The 30-year old linebacker was in a contract year when his streak of durability came to an end.
With Thursday's announcement of Daryl Smith being placed on injured reserve, the defensive captain will miss at least 14 of the 16 games in 2012 with the possibility of sitting out for the remainder of the season. While the injury snapped a streak of 48 consecutive starts for the linebacker, it also came at the worst possible time as it is a contract year for Smith.
A second round pick of the Jaguars in the 2004 NFL Draft, Smith signed a six-year, $25 million contract extension that will end following the 2012 season, making the 30-year old a free agent.
While the Jaguars will presumably want to keep the veteran team captain of the defense around, especially considering the impact his loss has had on the defense in 2012, it is still very clear that his value as a player coming off of injury will be less than that of a player that could have finished a fourth consecutive injury-free season.
Still, the value of a linebacker like Smith will not disappear entirely, as the NFL's rookie wage scale has shifted the money away from first round draft picks and toward veteran players receiving their second, third or even fourth contracts.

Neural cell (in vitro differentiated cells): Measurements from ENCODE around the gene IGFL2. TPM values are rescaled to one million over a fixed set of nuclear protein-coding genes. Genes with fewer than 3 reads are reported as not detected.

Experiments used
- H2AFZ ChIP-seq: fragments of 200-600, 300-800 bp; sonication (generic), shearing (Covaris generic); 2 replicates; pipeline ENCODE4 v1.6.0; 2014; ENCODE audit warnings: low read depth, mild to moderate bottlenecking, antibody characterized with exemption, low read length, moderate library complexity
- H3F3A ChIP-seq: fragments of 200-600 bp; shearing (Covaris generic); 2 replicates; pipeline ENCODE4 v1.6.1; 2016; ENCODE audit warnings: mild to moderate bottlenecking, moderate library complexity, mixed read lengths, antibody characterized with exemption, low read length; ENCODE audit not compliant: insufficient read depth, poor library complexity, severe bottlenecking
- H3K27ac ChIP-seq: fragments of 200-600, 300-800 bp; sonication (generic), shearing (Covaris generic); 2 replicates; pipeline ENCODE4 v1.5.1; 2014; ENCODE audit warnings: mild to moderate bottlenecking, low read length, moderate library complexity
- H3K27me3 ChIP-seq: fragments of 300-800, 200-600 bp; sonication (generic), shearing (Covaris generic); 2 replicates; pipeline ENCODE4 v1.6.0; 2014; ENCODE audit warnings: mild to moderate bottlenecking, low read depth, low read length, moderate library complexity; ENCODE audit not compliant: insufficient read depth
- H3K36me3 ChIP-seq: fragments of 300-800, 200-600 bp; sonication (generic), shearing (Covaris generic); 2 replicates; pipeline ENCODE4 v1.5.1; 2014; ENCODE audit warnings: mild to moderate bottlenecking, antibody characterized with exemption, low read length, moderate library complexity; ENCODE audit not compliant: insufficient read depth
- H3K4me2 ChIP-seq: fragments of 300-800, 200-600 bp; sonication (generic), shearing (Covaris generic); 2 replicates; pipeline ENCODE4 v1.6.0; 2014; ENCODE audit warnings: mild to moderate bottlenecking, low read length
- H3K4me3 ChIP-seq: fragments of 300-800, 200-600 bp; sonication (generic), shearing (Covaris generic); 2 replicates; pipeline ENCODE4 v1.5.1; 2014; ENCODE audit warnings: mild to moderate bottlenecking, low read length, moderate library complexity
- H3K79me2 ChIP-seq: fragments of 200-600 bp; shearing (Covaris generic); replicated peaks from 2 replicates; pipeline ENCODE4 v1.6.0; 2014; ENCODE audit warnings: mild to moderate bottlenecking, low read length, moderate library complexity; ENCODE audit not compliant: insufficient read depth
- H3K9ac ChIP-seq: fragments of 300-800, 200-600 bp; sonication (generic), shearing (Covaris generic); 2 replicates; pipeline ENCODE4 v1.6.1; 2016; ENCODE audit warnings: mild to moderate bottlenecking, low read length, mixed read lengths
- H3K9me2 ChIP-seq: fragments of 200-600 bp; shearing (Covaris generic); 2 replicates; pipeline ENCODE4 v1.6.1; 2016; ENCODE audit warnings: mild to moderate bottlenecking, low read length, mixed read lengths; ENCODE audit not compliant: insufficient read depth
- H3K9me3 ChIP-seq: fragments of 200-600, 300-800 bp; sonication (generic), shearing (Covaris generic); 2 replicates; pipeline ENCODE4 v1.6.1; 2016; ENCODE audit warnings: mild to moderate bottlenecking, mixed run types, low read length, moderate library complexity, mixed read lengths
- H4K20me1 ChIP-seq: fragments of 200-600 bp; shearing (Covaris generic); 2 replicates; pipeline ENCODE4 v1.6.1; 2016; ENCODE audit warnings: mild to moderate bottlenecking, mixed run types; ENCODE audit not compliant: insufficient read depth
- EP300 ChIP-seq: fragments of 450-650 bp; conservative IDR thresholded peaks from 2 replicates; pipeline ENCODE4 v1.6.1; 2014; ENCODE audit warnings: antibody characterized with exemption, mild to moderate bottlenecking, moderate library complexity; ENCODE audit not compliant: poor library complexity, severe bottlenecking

During the 2012 season, 37-year old London Fletcher received a two-year contract from the Redskins worth $10.75 million. While Smith will likely want more years than that, he will be turning 31 in March, and will likely not receive something like the five-year, $25.5 million contract that Stephen Tulloch received from the Lions, despite the fact that Smith is probably the better player of the two.
Instead, I would guess that Smith's price tag will be in the three-year, $15 million range; a price that the Jaguars should and probably will be willing to pay. However, Smith can only wonder what his price tag would be had he managed to continue his streak of health.